Trapped in Emoticon Hell
Posted on April 12, 2007
Leigh Buchanan of Inc. magazine feels trapped in emoticon hell -- and she wants out, right now. She argues that emoticons -- smiley faces, frowny faces and the like -- have no place whatsoever in adult discourse.
Still, emoticons bug the hell out of me. I hate the way they reduce the gloriously complex geography of human faces to a few crude lines and dots. I also resent their imputations of insensitivity. "I assume you lack the emotional intelligence to infer my attitude from mere words," the little buggers seem to say, "so I will help you with a device comprehensible to two-year-olds." Finally, I shudder whenever I see them -- as I increasingly do -- used in business correspondence. What does it say about a company when employees pepper their e-mail with the sort of juvenile glyphs common in MySpace chats? "This is to inform you that we have not yet received the order expected last week. >:-O" "To the best of my knowledge, Mr. Fenderbender played no role in the backdating of options. 0:-)" If this nonsense is going on in your business, you should stamp it out pronto.Her solution to the plague of emoticons is for writers to stop using them, and instead describe in words what the emoticon would normally convey. So, instead of putting a smiley face after a sentence, instead you would write:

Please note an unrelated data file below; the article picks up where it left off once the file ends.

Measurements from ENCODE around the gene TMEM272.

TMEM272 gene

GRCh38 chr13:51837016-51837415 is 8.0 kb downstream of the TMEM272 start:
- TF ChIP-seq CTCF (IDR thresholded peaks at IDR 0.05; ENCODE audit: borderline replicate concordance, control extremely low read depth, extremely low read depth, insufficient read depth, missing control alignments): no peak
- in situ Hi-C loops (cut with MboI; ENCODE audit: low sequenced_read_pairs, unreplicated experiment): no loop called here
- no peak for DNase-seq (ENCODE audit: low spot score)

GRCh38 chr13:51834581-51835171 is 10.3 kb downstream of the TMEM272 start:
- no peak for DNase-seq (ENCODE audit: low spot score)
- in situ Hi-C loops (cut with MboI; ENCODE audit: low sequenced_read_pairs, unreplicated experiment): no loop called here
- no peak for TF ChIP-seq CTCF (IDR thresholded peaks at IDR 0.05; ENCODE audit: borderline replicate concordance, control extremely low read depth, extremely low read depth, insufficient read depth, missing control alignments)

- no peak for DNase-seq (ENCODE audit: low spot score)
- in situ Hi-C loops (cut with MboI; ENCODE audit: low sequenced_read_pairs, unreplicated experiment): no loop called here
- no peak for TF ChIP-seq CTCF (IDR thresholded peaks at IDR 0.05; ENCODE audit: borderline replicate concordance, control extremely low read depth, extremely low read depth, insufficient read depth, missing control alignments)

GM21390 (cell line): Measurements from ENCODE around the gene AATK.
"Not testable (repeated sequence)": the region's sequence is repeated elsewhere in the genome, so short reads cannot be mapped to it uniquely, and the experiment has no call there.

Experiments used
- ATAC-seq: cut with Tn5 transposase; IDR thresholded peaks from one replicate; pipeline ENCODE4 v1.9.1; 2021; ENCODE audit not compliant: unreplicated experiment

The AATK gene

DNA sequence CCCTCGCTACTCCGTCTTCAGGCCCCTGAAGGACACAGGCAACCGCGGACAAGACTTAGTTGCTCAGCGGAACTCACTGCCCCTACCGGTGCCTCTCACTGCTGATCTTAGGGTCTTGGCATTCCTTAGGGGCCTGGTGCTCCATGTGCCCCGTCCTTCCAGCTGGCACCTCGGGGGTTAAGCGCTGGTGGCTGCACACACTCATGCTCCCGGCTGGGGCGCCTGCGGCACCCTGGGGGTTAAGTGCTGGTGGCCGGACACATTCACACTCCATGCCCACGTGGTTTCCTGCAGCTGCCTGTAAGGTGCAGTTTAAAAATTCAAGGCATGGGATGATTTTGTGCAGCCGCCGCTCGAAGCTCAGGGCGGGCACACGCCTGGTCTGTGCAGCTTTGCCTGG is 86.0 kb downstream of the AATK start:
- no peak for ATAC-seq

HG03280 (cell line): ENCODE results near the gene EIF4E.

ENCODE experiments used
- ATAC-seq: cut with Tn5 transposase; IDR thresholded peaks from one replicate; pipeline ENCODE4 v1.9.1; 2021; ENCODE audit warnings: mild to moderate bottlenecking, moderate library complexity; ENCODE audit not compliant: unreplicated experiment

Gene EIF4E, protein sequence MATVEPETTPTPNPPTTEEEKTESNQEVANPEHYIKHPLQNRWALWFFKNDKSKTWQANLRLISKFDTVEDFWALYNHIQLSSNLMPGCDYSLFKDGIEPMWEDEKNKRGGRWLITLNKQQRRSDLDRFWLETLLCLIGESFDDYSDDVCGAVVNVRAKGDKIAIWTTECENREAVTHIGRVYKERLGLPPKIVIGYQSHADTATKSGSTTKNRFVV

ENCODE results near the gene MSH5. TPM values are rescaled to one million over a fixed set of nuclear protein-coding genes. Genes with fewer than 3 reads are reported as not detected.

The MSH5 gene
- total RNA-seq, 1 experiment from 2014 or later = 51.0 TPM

Picture if you will a colon: one tiny, perfect dot poised above its brother. Now imagine that colon transformed into a pair of eyes, bright and sparkling with mischief. From between those dots extends a hyphen. Yet screw up your eyes and-do you see it? A nose! Yes, a nose! Patrician in its straightness it dips toward the generous curve of a closing parenthesis. That parenthesis is a mouth, corners up-tilted in mirth. Viewed in sum, these marks compose a face whose expression of gentle amusement suggests the good humor intended in the previous remark.She then invites writers to come up with their own lengthy descriptions of various emoticons in order to draw attention to the ridiculousness of their use.
We fear that Leigh is fighting a losing battle. Consider the exploding popularity of Twitter, in which you have a maximum of 140 characters to say what is on your mind. There is no room for a lengthy description of anything, so you have to make every word and symbol count. Which leads us to wonder: will we eventually lose the power of description, if we use Twitter long enough?